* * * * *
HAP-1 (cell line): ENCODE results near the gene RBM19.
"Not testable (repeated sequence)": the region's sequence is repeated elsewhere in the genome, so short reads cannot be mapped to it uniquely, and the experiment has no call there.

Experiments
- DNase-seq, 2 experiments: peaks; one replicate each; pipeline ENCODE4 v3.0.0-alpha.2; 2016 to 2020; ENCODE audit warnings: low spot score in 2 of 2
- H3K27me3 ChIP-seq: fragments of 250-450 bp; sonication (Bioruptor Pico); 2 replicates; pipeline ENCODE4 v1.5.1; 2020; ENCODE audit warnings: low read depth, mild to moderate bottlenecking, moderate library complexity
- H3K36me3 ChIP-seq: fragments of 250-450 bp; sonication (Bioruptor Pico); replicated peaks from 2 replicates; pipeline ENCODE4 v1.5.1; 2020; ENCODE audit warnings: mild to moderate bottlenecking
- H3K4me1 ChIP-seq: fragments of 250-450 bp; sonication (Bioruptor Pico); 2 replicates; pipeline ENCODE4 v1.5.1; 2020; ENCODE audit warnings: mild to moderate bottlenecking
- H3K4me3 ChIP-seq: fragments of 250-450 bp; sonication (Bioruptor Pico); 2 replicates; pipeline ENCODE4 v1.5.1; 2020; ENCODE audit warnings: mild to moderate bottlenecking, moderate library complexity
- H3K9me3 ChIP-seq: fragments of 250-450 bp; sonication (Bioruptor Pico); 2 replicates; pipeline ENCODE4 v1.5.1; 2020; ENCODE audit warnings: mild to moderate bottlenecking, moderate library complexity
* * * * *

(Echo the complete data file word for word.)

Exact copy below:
HAP-1 (cell line): ENCODE results near the gene RBM19.
"Not testable (repeated sequence)": the region's sequence is repeated elsewhere in the genome, so short reads cannot be mapped to it uniquely, and the experiment has no call there.

Experiments
- DNase-seq, 2 experiments: peaks; one replicate each; pipeline ENCODE4 v3.0.0-alpha.2; 2016 to 2020; ENCODE audit warnings: low spot score in 2 of 2
- H3K27me3 ChIP-seq: fragments of 250-450 bp; sonication (Bioruptor Pico); 2 replicates; pipeline ENCODE4 v1.5.1; 2020; ENCODE audit warnings: low read depth, mild to moderate bottlenecking, moderate library complexity
- H3K36me3 ChIP-seq: fragments of 250-450 bp; sonication (Bioruptor Pico); replicated peaks from 2 replicates; pipeline ENCODE4 v1.5.1; 2020; ENCODE audit warnings: mild to moderate bottlenecking
- H3K4me1 ChIP-seq: fragments of 250-450 bp; sonication (Bioruptor Pico); 2 replicates; pipeline ENCODE4 v1.5.1; 2020; ENCODE audit warnings: mild to moderate bottlenecking
- H3K4me3 ChIP-seq: fragments of 250-450 bp; sonication (Bioruptor Pico); 2 replicates; pipeline ENCODE4 v1.5.1; 2020; ENCODE audit warnings: mild to moderate bottlenecking, moderate library complexity
- H3K9me3 ChIP-seq: fragments of 250-450 bp; sonication (Bioruptor Pico); 2 replicates; pipeline ENCODE4 v1.5.1; 2020; ENCODE audit warnings: mild to moderate bottlenecking, moderate library complexity